Our halibut longline fleet’s situation is evidenced by documented facts. Ten years ago, my targeted halibut quota was 230,000 pounds (109,158 of that in the Bering Sea); and that same quota is now about 64,000 annual pounds (27,252 in the Bering Sea). My overall catch revenues dropped by nearly $1 million annually ($475,000 in areas 4ABD), and many tens of millions more for the multistate fleet collectively in Alaskan waters.

Our product is largely consumed within the USA. In contrast, the Amendment 80 products are largely shipped to China, and USA secondary processing jobs are thereby avoided. Governors and the NPFMC should take seriously the national and regional implications of such conduct of trade, and who really benefits.

Halibut fishermen’s public comments, and the honestly calculable economic losses incurred, are finally entering the NPFMC’s policy options with meaningful impact. Long-term foot-dragging by the NPFMC is changing, and bycatch is finally becoming a top priority, as possible cuts in trawler bycatch of halibut by up to 50 percent enter the realm of management options.

Trawlers who call this a reallocation clearly have a distorted sense of entitlement, coupled with the greedy nerve to confuse facts with trawl fairytales.

The Amendment 80 factory trawlers are currently circulating an open petition destined for Washington’s governor, Jay Inslee, to allegedly protect Washington businesses. It is a distorted set of lies, such as “Team Alaska – aka the 6 voting members of the State of Alaska delegation to the federal NPFMC, intend to reallocate 35 percent to 50 percent of the annual Halibut quota from these Washington State companies to a handful of local Alaskans – principally 25 Pribilof Island halibut permit holders.”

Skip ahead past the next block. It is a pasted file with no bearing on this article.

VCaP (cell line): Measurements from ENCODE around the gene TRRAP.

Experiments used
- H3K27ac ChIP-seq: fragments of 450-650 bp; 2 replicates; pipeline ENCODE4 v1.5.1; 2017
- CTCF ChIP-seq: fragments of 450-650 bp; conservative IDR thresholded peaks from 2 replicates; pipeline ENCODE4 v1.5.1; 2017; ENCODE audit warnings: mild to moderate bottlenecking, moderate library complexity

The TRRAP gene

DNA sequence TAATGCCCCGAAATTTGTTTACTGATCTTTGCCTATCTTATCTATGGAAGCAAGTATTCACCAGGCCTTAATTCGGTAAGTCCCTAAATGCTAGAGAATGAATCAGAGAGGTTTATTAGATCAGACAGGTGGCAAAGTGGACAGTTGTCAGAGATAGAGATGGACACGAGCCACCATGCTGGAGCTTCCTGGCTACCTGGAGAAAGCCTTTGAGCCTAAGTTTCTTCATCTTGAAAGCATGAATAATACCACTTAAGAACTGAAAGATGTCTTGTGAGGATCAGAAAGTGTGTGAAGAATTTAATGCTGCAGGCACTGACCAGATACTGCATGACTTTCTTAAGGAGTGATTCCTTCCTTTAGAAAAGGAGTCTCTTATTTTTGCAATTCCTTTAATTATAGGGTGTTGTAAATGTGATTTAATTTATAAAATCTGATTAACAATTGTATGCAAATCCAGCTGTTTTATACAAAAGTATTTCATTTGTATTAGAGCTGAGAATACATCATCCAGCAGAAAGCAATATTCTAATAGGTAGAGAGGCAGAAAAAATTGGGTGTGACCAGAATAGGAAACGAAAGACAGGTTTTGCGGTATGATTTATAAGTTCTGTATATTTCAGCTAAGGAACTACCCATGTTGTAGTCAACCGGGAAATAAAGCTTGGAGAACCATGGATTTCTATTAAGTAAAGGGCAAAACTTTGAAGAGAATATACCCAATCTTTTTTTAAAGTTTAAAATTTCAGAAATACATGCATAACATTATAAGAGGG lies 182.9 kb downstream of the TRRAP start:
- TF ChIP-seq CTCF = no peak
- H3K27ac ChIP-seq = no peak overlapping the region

The cutback percentages (30-50 percent) proposed for analysis are about measured, best-science-based reductions in bycatch, to which trawlers hold no legal titles (quite the contrary). The management measure is designed to follow federal standards, requirements to reduce and mitigate the harms to other fishing segments, under the MSA fishery law.

Another fabrication in the clipboard sign-on petition is that such bycatch mitigation will somehow actually reduce the A80 trawlers’ own quotas and catches in other species. Wrong. They merely have to adapt, as have other fleets, and ‘fish cleaner’. When they adhere to a new lower-bycatch rule, they can still build new vessels based on the same gross revenues as today. Meanwhile, the longline halibut stocks and annual fishing revenues can grow.

The petition’s biggest deceit is stating “this reallocation (sic) … over the next 10 years … will cause the loss of $1.2 billion and 4,900 jobs in the Washington State fishing and shipbuilding industry.” Halibut longliners, too, construct new vessels and create direct, indirect and induced jobs in Alaska and Washington, which will be ever more so given serious halibut bycatch mitigation.

It is a felony, under Title 16 U.S.C. section 1857 (I) of the Magnuson-Stevens Act section 307 – Prohibited Acts, to knowingly and willfully submit false information to the governors, NPFMC or Secretary of Commerce. If the A80 fleet’s supporters do submit the petition, with the false testimonies outlined, to Governor Inslee, then Alaska’s governor and attorney general should immediately challenge it as a federal felony by asking NMFS and the Secretary of Commerce, and Inspector General’s office to prosecute.

The petitioners mention Section 4 of the Washington State Constitution, in an attempt to put an official face on the effort. Alaska has much clearer constitutional provisions about the rights of all residents to benefit from a maximum net profit from the fisheries commons, as does the MSA. Distortions, false testimonies, and blatant lies must not be tolerated. In the end, it is about preserving many fisheries fleets, US jobs, and keeping Alaska’s coastal communities vibrant. That future cannot include wanton waste of halibut.

Ludger Dochtermann

F/V Stormbird & F/V North Point

Kodiak, AK

Co-written by Stephen Taufen, Groundswell Fisheries Movement